U.S. stock markets were relatively calm, although they finished the week lower. U.S. Treasury yields hit a 7-year high and finished the week above 3 percent. While these were notable, the most remarkable events last week occurred beyond our borders. These include:
- The Vatican publishing a position paper on financial markets. Its opening was, “Economic and financial issues draw our attention today as never before because of the growing influence of financial markets on the material well-being of most of humankind. What is needed, on the one hand, is an appropriate regulation of the dynamics of the markets and, on the other hand, a clear ethical foundation that assures a well-being realized through the quality of human relationships rather than merely through economic mechanisms that by themselves cannot attain it.”
- The royal wedding boosting the British economy. A normal Britain wedding costs about £18 thousand and includes about 80 guests. Prince Harry’s nuptials were a bit more lavish. A wedding planning company estimated the cost of hosting 600 or more guests at £32 million ($43 million in U.S. dollars). The largest component of the cost was £30 million for security, which included drone destroyers.
- Venezuela’s oil-based economy continuing to collapse as oil prices rise. “Venezuela leads the world in two things: oil reserves and incompetence,” opined The Washington Post. Poor management of the state-run oil industry has caused production to drop 23 percent since December. The country’s declining production helped push oil prices higher last week. Prices are at levels last seen in 2014, reported Financial Times. Regardless of the country’s economic woes, this weekend’s election is not expected to oust President Nicolás Maduro.
Rising oil prices have pushed the cost of gas higher, but that’s not expected to deter Memorial Day travelers, according to USA Today. We wish you safe travels during the holiday weekend.
|Data as of 5/18/18||1-Week||Y-T-D||1-Yr||3-Yr||5-Yr||10-Yr|
|S&P 500 (Domestic Stocks)||-0.5%||1.5%||14.7%||8.4%||10.2%||6.6%|
|Dow Jones Global ex-U.S.||-0.9||-0.5||11.9||2.7||3.2||-0.2|
|10-yr Treasury Note (Yield Only)||3.1||NA||2.2||2.2||2.0||3.8|
|Gold (per ounce)||-2.7||-0.6||2.6||1.7||-1.0||3.6|
|Bloomberg Commodity Index||0.4||2.5||8.4||-4.9||-7.4||-8.3|
|DJ Equity All REIT Total Return Index||-3.0||-6.5||-0.4||4.3||4.8||5.9|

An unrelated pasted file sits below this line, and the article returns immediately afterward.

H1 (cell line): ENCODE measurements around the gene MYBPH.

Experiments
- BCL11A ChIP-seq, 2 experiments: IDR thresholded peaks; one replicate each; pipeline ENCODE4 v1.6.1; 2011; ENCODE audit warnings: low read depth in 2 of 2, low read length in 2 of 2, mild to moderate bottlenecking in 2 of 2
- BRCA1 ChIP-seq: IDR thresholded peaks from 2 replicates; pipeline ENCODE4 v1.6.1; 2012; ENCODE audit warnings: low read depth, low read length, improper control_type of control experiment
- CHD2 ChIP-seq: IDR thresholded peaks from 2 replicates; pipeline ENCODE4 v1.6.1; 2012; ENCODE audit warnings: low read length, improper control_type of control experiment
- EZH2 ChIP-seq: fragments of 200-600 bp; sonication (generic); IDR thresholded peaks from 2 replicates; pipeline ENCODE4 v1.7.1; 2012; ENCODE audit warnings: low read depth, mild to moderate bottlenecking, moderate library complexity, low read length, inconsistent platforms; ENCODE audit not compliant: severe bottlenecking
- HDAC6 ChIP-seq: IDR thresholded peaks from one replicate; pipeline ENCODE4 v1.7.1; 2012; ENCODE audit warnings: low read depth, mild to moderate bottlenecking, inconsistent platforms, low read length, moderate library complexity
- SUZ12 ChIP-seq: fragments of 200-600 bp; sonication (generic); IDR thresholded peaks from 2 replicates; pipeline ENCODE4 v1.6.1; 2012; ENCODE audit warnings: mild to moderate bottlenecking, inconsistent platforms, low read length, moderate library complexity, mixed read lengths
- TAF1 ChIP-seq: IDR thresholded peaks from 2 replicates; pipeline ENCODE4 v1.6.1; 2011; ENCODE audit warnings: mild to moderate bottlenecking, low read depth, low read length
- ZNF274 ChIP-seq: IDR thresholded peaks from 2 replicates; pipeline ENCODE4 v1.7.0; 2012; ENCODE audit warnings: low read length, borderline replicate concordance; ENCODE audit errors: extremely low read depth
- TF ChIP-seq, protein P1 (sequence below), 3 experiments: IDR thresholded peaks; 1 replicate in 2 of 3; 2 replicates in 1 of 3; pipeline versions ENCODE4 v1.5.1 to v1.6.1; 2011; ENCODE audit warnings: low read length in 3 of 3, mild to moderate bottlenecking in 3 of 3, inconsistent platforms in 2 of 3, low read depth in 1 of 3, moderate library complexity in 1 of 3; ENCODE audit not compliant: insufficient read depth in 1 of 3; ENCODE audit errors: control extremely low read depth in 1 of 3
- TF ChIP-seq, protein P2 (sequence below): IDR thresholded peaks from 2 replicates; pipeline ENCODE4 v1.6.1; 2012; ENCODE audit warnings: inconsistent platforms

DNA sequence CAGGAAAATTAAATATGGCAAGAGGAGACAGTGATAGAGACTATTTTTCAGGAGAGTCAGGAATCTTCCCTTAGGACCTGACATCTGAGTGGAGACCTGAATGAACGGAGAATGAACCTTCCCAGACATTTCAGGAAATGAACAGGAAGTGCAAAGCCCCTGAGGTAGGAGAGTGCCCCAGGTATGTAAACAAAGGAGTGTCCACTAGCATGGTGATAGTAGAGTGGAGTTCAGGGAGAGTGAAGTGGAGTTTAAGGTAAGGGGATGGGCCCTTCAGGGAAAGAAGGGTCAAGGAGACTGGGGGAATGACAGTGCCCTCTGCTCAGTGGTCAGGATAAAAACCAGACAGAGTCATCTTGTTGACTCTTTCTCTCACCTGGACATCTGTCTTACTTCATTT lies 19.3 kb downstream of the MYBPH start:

S&P 500, Dow Jones Global ex-US, Gold, Bloomberg Commodity Index returns exclude reinvested dividends (gold does not pay a dividend) and the three-, five-, and 10-year returns are annualized; the DJ Equity All REIT Total Return Index does include reinvested dividends and the three-, five-, and 10-year returns are annualized; and the 10-year Treasury Note is simply the yield at the close of the day on each of the historical time periods.
Sources: Yahoo! Finance, Barron’s, djindexes.com, London Bullion Market Association.
Past performance is no guarantee of future results. Indices are unmanaged and cannot be invested into directly. N/A means not applicable.
Did you know there’s a billionaire census? Last week, the fifth edition of the Billionaire Census was released. Apparently, the wealth of billionaires increased by 24 percent during 2017. In addition, the billionaire population, which had suffered reduced numbers since 2015, expanded. It now includes 2,754 individuals. The previous high was 2,473 in 2015. According to Wealth-X:
- 816 live in the Asia-Pacific region
- 884 live in the Americas
- 1,054 live in Europe, the Middle East, and Africa
There is a bit of disagreement about the size of the ‘Three-Comma Club’ and the rate at which its wealth is increasing. In March 2018, Forbes reported there were
“…2,208 billionaires from 72 countries and territories including the first ever from Hungary and Zimbabwe. This elite group is worth $9.1 trillion, up 18 percent since last year. Their average net worth is a record $4.1 billion. Americans lead the way with a record 585 billionaires, followed by Mainland China with 373.”
Two hundred and fifty-six women made the list, including 42 new additions.
The Giving Pledge is another exclusive group that some billionaires have joined. The objective of the Pledge is to
“…help address society’s most pressing problems by inviting the world’s wealthiest individuals and families to commit more than half of their wealth to philanthropy or charitable causes either during their lifetime or in their will.”
As of February 2018, 175 billionaires from 22 countries had joined.
Weekly Focus – Think About It
“Philanthropy is almost the only virtue which is sufficiently appreciated by mankind.”
–Henry David Thoreau, American essayist and naturalist
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